In the wake of the recent release of a campus sexual climate survey, some departments in the Faculty of Arts and Sciences aim to clarify reporting procedures and promote clear departmental expectations regarding sexual harassment.
The survey, conducted last spring, found that 19 percent of female and 16.9 percent of male graduate students reported being “very or extremely knowledgeable” about the resources available for students who had experienced sexual conduct, compared to 36.6 percent of female and 35.7 percent of male undergraduates. And of female graduate students surveyed who said they had been sexually harassed at Harvard, 21.8 percent reported that an offender was a faculty member, compared to 6.5 percent of female undergraduates.
“These are really, really shocking figures,” English Department Chair W. James Simpson said.
As Harvard grapples with the survey results, students within the Graduate School of Arts and Sciences find themselves in a complex position: Many are both students and instructors, responsible for responding to undergraduate concerns about sexual harassment and navigating Harvard’s resources in their own personal cases of sexual harassment.
Several FAS departments are training their graduate students to respond to undergraduates’ concerns about sexual misconduct.
In October, a graduate student-organized group from the Music Department held a workshop to equip graduate students with information about College student reporting policies and on-campus resources.
The group, called the Graduate Student Forum, invited the recently-hired GSAS Title IX Coordinator Seth Avakian and FAS Director of Student Services Jacqueline Yun to lead the workshop, which roughly 25 to 30 people—including faculty members—attended, according to Forum chair Hayley A. Fenn.
“The main thing in that meeting was trying to understand as teaching fellows how we might handle a disclosure and how we might best be there for our students,” Fenn said.
Music Department Chair Carol J. Oja said students held the October workshop in order to teach graduate students “to learn the protocol to follow if a student comes to tell you about an issue that’s taken place, just to sort of sensitize people and inform them about options.”
In the History Department, third-year graduate students are required to take a seminar on the practice of teaching, which this year included a week dedicated to the Title IX responsibilities of Ph.D. candidates as teachers and also their rights as students. Much of that discussion, according to History professor Alison F. Johnson, centers on teaching graduate students how to protect undergraduates’ rights should College students use their teaching fellows as resources.
The English Department has incorporated faculty training related to sexual harassment into its regular departmental meetings, Simpson said. The department had previously invited Title IX officers to one of their scheduled meetings, and Simpson said he later incorporated the information into a required presentation for all new faculty members and new graduate student-teachers.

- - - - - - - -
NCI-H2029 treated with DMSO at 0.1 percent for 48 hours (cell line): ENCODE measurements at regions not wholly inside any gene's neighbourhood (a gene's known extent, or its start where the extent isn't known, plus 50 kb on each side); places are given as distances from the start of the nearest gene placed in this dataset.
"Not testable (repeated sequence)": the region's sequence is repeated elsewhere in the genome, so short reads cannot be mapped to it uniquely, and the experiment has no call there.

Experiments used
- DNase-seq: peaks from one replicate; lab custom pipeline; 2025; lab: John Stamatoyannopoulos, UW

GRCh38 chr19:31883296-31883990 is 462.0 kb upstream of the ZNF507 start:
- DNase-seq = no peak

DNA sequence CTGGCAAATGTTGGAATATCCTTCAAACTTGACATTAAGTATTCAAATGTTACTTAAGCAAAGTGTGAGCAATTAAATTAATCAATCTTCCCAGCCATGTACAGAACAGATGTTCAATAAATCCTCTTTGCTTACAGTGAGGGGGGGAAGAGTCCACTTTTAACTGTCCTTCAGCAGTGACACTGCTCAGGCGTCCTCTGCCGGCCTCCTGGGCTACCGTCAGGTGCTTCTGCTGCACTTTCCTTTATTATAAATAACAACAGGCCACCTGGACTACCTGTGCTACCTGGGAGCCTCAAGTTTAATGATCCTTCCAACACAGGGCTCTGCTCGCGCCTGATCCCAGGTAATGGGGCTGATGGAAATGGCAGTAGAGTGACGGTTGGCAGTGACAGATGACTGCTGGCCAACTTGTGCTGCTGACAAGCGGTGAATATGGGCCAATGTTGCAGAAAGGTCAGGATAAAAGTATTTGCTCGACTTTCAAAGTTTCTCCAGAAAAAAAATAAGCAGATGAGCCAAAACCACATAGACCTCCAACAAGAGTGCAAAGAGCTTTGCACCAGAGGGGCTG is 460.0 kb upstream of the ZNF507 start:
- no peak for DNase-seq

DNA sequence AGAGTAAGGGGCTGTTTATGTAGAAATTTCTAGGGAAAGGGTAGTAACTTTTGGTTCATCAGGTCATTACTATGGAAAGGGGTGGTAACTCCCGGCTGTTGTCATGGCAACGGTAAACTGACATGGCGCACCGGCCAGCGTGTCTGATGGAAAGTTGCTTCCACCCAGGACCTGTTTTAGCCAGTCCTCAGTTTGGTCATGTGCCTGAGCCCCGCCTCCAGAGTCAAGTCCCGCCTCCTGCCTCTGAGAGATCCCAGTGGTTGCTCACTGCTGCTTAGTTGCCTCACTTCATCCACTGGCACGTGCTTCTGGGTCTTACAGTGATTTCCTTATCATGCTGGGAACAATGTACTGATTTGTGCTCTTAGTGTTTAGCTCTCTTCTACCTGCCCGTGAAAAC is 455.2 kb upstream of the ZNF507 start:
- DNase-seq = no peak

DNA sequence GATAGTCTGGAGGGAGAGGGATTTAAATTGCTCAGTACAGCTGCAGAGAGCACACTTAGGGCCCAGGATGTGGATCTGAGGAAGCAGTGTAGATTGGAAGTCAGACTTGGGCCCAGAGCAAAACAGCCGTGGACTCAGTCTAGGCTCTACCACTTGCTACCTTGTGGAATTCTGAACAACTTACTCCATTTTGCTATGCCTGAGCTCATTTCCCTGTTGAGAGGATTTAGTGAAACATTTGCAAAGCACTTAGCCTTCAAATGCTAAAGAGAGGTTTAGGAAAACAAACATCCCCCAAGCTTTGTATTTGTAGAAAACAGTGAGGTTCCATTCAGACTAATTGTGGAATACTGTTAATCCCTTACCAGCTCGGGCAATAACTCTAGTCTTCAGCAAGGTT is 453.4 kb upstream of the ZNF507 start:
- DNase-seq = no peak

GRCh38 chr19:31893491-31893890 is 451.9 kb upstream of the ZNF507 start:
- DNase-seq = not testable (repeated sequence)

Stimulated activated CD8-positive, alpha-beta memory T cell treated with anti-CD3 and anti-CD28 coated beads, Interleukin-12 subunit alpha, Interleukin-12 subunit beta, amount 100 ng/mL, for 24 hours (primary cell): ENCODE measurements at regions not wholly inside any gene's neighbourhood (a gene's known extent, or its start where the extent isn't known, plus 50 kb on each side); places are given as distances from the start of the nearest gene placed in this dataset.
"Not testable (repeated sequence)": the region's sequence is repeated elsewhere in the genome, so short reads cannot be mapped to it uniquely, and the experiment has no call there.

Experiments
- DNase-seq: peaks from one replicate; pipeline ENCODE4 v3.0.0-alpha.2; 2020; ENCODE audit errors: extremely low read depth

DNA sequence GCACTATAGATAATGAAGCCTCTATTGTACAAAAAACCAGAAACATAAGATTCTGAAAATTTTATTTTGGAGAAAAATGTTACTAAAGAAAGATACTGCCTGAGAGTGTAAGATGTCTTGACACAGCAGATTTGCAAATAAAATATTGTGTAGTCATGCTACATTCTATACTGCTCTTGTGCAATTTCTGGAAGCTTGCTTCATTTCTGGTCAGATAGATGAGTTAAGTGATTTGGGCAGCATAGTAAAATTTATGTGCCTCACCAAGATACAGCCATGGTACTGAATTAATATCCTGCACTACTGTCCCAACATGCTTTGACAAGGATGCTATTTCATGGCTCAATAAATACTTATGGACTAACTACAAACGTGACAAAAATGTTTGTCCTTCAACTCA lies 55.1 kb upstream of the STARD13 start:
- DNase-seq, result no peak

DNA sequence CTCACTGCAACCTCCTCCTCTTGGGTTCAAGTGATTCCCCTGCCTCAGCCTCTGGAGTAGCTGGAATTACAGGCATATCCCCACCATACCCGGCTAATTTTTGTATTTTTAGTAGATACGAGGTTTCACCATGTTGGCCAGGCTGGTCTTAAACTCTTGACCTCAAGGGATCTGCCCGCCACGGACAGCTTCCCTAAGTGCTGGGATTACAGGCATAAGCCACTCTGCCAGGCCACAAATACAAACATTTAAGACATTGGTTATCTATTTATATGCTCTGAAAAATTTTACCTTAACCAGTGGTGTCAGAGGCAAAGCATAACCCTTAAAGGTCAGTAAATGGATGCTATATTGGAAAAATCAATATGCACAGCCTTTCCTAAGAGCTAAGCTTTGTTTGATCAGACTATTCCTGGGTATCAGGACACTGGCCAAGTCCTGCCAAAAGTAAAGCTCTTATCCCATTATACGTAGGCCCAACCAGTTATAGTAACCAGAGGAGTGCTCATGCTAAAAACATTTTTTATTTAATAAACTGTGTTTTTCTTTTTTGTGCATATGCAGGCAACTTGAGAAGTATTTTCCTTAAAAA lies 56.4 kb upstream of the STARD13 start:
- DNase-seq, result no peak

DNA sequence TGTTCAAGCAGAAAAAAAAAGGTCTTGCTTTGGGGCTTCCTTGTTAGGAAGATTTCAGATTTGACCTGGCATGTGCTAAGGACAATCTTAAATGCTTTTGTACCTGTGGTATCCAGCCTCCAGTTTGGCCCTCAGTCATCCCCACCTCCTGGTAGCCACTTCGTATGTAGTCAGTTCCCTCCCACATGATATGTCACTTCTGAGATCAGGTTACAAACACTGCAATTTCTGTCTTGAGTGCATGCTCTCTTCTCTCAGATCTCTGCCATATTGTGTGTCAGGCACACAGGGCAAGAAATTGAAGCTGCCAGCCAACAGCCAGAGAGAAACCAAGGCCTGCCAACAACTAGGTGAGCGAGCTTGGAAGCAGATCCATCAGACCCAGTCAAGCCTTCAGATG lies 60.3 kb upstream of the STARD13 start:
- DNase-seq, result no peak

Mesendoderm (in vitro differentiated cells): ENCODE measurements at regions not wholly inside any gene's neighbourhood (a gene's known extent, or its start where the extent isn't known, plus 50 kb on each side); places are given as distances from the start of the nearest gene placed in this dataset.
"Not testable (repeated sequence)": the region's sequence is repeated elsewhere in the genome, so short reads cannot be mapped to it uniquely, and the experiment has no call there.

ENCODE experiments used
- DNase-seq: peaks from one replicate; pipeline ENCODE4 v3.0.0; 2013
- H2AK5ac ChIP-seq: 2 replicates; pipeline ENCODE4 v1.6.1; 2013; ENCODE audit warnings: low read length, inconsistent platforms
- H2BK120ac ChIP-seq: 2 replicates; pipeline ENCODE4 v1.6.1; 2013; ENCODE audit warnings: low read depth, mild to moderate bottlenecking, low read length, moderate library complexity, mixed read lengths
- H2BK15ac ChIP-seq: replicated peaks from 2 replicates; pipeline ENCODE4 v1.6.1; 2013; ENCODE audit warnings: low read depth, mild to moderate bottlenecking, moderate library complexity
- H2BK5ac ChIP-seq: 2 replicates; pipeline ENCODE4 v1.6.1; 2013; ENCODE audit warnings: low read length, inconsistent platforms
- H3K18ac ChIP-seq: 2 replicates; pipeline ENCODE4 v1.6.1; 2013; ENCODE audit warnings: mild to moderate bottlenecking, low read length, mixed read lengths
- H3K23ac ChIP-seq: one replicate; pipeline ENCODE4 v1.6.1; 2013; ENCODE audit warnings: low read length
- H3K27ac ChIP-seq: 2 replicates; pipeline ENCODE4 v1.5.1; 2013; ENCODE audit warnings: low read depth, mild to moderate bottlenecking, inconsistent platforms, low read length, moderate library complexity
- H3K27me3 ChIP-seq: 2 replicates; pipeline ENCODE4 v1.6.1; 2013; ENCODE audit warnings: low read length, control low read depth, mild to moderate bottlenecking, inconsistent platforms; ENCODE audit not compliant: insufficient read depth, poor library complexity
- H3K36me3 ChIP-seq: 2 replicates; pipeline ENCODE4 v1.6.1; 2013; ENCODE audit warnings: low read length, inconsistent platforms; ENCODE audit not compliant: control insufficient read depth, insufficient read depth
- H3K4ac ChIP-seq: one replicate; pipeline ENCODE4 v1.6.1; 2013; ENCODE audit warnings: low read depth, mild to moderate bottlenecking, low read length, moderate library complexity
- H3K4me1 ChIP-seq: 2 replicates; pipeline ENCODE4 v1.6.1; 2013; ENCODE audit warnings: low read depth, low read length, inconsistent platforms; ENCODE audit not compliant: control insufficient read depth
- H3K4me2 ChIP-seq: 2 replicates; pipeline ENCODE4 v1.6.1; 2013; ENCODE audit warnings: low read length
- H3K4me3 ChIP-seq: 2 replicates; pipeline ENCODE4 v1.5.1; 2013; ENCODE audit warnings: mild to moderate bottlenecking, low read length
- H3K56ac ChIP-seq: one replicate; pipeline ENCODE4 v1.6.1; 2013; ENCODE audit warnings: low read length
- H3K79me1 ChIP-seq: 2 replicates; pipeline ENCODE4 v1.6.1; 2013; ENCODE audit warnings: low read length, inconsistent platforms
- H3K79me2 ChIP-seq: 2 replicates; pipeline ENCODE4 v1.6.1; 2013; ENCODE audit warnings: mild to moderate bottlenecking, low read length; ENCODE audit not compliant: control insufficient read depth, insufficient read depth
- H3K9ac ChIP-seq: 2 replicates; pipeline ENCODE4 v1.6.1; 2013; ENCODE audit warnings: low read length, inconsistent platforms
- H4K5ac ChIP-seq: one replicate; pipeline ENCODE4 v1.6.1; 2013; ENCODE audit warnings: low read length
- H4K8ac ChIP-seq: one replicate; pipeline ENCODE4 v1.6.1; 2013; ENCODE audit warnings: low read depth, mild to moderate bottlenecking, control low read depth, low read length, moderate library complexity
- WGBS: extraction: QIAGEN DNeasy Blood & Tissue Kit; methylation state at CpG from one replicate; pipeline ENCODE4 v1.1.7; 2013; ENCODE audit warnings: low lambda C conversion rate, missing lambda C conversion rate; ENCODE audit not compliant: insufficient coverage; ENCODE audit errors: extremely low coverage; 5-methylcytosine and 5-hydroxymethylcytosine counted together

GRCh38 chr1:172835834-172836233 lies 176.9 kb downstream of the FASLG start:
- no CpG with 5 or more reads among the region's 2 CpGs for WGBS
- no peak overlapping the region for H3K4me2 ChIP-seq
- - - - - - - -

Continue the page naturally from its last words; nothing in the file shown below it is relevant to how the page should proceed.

Departments are not only concerned with how their graduate students advise undergraduates on issues of sexual harassment, though. Fenn said graduate students, especially teaching fellows, can maintain close connection with faculty members, which some say creates complex relationships.
“It’s quite a complicated position, I think, being a teaching fellow, in terms of all these different kinds of power dynamics that surround us,” Fenn said.
Physics Department Chair Masahiro Morii said his department lacks meaningful statistics about sexual harassment and discrimination. Every year, Physics sends an anonymous survey to graduate students to solicit feedback about their experiences—including interactions with faculty—in the department.
But since only a quarter of Physics graduate students are women, and very few respond, Morii said the small sample size does not yield actionable results. He said it is important to enlist faculty in educating their graduate students on community standards and to make them a constructive part of reforming departmental culture.
The History Department also hopes to build these conversations on the faculty level, both in and outside of the department. At History Department faculty meetings, professors have discussed Title IX policies and procedures, and Johnson wrote that she has been asked to speak to other departments on the subject.
“It’s the kind of thing that we have to keep hitting the entire community of people constantly over and over again to make it sink into their mind, what’s acceptable, what’s not acceptable, and understand how much harm can come from seemingly—maybe those people are thinking—innocent words and acts,” Morii said.
—Staff writer Melissa C. Rodman can be reached at email@example.com. Follow her on Twitter @melissa_rodman.
—Staff writer Luca F. Schroeder can be reached at firstname.lastname@example.org. Follow him on Twitter @lucaschroeder.
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